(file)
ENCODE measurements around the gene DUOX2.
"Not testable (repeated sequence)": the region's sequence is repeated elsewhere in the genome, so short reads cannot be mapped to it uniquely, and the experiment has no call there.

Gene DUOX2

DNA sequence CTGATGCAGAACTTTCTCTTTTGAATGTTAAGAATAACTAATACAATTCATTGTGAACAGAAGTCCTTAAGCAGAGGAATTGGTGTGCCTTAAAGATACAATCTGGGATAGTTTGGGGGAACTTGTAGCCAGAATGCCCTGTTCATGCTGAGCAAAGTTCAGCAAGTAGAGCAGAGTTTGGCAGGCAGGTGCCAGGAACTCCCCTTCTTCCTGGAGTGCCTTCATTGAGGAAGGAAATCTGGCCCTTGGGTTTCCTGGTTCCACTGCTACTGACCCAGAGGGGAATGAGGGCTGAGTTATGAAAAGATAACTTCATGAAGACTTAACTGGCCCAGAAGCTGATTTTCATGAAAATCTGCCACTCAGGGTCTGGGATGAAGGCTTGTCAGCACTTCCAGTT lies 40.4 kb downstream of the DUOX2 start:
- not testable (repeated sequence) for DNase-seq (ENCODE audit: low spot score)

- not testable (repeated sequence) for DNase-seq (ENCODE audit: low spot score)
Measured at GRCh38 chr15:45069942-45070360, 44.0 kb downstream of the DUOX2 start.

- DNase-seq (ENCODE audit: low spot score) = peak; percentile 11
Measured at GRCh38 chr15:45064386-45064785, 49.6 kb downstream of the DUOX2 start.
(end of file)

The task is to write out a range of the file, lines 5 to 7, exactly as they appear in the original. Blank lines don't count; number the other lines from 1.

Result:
- not testable (repeated sequence) for DNase-seq (ENCODE audit: low spot score)

- not testable (repeated sequence) for DNase-seq (ENCODE audit: low spot score)
Measured at GRCh38 chr15:45069942-45070360, 44.0 kb downstream of the DUOX2 start.